During the 1960s and ’70s, Faith Ringgold was at the center of a community of black female artists dealing in their work with issues related to race, gender, and their intersections. While her “story quilts”—woven pieces that reveal aspects of her autobiography—are well-known, her paintings and sculptural works have only recently received mainstream recognition. With a retrospective of the artist’s work now on view at the Serpentine Gallery in London, we went through our archives and pulled out excerpts from interviews with Ringgold and reviews of her work, including musings on her first-ever solo exhibition, at Spectrum Gallery in New York. American People Series #20: Die (1967), the 12-foot-long painting mentioned in that review, was recently acquired by the Museum of Modern Art in New York—a sign of Ringgold’s rising star. —Alex Greenberger
Faith Ringgold [at Spectrum Gallery in New York] paints big bold protests against the Black-White situation. Die is a horror cartoon of bloody street fighting with two terrified children (colored and white) huddled in each other’s arms. The Flag Is Bleeding shows a blond girl arm-in-arm with a knife-clutching Negro and an unarmed white man—all overlaid with a flag that bleeds. Formally, Postage Stamp Commemorating the Advent of Black Power is the best: rows of eyes and noses of many shades with various legends worked into and over them.
—“Reviews and previews,” by Ralph Pomeroy
Faith Ringgold, 45, with mordant satire, grotesque distortions and a use of light based on “the blacks and browns and grays that cover my skin and hair,” has expressed the double bind of being black and female in America. Because of her strong feminist stance, she was attacked by black men who felt that her allegiance to black activism (her first major paintings portrayed the civil rights struggles of the early 1960s) should supersede her support of the women’s movement. And within Ringgold’s own family, politics took a personal toll. Her daughter Michele Wallace wrote in her controversial book, Black Macho and the Myth of the Superwoman, that her mother stood in the way of her development as a feminist. Ringgold maintains that Wallace’s view was a fiction designed to provoke comment and sell the book. “Everyone wanted a black feminist book and no one cared where it was coming from. And the media love anything that’s anti-mommy.”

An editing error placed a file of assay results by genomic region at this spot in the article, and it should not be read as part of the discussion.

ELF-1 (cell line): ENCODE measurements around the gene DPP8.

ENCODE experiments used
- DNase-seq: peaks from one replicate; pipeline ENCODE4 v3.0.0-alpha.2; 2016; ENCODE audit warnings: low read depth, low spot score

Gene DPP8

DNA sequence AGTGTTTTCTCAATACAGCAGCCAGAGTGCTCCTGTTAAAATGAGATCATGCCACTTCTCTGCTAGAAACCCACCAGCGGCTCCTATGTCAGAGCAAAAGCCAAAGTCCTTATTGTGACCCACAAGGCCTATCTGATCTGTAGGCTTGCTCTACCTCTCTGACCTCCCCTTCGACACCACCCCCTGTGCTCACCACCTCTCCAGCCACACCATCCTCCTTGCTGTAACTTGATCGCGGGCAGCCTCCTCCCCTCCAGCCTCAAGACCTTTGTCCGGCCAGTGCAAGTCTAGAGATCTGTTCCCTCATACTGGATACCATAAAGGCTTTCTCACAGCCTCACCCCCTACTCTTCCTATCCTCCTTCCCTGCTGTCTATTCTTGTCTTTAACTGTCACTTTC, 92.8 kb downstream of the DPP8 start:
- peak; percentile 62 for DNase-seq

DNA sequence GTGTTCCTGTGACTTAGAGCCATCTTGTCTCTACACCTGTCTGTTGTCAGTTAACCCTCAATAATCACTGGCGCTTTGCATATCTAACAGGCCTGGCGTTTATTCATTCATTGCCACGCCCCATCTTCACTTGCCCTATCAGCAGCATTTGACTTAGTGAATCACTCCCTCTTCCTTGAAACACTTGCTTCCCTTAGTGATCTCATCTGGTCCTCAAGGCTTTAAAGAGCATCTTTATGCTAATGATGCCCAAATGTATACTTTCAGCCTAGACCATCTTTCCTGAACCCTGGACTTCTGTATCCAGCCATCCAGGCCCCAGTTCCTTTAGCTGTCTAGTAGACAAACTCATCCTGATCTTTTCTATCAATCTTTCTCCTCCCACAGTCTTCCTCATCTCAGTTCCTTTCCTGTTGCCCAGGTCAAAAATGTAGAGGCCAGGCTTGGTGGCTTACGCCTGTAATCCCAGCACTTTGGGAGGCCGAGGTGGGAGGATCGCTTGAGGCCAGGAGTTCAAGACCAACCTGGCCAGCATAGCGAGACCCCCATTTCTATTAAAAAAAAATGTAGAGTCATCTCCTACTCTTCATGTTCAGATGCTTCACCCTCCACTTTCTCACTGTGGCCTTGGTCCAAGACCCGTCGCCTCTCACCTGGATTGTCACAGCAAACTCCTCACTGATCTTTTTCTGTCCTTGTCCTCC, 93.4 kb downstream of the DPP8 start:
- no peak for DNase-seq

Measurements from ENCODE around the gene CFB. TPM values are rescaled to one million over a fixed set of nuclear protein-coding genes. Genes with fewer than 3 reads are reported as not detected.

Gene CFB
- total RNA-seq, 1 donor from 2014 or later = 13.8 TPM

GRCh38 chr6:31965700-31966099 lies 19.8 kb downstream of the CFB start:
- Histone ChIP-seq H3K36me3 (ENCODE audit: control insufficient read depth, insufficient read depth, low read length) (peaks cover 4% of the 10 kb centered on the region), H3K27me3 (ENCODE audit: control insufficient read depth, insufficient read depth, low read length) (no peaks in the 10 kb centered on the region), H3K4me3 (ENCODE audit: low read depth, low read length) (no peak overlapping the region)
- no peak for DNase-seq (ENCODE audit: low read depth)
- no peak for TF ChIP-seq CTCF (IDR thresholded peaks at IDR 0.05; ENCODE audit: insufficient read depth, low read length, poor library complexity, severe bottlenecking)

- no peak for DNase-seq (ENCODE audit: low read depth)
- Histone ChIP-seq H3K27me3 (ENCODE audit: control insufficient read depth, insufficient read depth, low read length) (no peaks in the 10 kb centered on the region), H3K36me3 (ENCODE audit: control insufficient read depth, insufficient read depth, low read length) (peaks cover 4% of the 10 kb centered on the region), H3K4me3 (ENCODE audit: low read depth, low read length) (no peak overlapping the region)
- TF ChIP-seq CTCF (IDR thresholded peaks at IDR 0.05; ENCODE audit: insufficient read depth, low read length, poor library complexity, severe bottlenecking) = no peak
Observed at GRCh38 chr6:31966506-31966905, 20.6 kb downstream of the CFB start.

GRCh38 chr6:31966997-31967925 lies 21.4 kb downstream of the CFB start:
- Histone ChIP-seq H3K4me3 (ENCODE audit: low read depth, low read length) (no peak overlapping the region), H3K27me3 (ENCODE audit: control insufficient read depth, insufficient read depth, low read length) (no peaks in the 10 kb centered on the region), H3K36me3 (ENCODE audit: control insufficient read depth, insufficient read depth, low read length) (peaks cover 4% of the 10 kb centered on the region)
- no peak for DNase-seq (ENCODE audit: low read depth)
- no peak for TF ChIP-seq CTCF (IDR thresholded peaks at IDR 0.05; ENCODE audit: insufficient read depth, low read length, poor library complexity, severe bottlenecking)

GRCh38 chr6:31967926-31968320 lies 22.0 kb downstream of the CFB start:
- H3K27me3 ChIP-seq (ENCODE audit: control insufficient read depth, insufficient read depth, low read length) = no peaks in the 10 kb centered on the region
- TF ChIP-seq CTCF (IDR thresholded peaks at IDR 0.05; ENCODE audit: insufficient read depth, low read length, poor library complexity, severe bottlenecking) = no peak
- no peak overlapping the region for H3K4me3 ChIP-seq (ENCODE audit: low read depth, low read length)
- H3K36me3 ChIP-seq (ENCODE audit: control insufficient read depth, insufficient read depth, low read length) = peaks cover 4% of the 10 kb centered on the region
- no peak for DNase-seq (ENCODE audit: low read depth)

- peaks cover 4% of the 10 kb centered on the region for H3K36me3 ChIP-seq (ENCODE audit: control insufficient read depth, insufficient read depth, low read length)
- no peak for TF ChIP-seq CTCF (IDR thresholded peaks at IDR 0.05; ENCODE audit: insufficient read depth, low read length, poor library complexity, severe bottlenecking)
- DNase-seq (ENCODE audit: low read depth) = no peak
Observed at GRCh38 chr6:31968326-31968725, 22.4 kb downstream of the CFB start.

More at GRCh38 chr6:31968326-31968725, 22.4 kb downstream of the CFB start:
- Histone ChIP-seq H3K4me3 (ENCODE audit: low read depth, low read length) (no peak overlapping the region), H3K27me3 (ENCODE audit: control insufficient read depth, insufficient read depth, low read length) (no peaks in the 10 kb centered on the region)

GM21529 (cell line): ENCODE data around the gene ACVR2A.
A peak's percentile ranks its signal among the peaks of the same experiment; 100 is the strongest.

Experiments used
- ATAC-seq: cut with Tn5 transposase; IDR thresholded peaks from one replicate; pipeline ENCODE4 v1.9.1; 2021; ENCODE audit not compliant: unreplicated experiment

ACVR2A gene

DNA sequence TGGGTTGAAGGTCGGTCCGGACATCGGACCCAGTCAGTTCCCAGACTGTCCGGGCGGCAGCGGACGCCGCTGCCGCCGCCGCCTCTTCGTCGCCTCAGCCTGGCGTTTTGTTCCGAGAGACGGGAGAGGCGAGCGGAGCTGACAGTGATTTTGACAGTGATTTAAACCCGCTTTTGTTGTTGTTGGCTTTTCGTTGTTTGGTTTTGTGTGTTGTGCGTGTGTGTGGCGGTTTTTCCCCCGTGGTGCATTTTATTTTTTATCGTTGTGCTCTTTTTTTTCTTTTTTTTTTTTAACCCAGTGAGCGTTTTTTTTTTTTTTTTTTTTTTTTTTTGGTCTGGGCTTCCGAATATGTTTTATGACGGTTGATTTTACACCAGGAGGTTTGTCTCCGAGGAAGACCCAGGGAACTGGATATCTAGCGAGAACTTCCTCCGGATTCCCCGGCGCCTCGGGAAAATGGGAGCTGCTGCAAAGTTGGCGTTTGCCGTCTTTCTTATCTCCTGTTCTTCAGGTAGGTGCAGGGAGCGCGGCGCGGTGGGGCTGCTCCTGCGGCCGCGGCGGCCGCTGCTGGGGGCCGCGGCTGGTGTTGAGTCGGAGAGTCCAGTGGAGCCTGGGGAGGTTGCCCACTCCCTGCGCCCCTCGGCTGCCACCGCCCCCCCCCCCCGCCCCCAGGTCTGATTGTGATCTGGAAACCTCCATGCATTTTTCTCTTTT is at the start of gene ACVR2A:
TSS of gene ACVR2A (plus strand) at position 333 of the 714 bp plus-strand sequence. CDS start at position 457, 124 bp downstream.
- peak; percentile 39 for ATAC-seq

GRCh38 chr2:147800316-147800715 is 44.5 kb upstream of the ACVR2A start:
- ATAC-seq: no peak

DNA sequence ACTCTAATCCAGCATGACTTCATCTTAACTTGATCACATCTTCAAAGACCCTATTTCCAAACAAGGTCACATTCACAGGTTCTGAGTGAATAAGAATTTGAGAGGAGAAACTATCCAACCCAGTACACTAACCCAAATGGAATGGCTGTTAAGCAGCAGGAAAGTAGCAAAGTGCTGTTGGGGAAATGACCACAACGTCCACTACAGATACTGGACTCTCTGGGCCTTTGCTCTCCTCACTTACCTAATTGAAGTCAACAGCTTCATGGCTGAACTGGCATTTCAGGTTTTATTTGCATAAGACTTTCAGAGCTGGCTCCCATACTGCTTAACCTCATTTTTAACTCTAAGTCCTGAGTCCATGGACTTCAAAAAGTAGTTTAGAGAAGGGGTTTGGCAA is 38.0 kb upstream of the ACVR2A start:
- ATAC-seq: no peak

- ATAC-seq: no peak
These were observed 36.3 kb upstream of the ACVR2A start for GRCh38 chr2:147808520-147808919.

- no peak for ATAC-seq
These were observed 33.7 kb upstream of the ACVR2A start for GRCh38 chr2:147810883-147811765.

In the late 1960s, during a period of incorporating African designs and motifs into her canvases, Ringgold found that she had to give up painting because it was isolating her from her family and friends. “No one in my family understood why I had to be alone undisturbed for such long periods of time,” she says. “So I went to soft sculpture because I didn’t have to close the world out. Artists need support and sometimes you must retrench to get some.” Ringgold turned to wall hangings and soft dolls that satisfied a tactile and spiritual need to work in textiles and create tapestries, masks and puppets similar to the objects women in primitive societies traditionally made. These three-dimensional portraits of black women, sympathetic, humorous and frank, are both individual stories and distillations of larger ethnic narratives.
—“A Decade of Progress, But Could a Female Chardin Make a Living?,” by Avis Berman
You had to be there [at a Ringgold show at Bernice Steinbaum gallery in New York]; no mere description can do justice to Ringgold’s story quilts—works of art with the impact of folk tales or family stories. Illustrated narratives in paint and tie-dyed fabric, the quilts are brilliantly colored and strictly patterned. The work alludes to African art and to many other sources, including ’70s-style feminist art. While she uses stitchery and cloth, she avoids the condescension and the handed-down look that often accompany feminist art using traditionally feminine means. Her work is so strong, so original, that her borrowings become outright thefts; everything she takes becomes hers. . . .
Figuring prominently in Ringgold’s curriculum vitae, available at the gallery, are the comings and goings, accomplishments and interests of her two daughters, her mother and other family members, which suggests that her own life as an individual, even as an artist, is not separate from her life in a community. This identification with her community allows her to make statements about such broad subjects as black American life or feminist politics without losing her compelling, singular vision.
—“New York Reviews,” by Margaret Moorman
Photo Credit: Pippy Houldsworth Gallery, London/Private Collection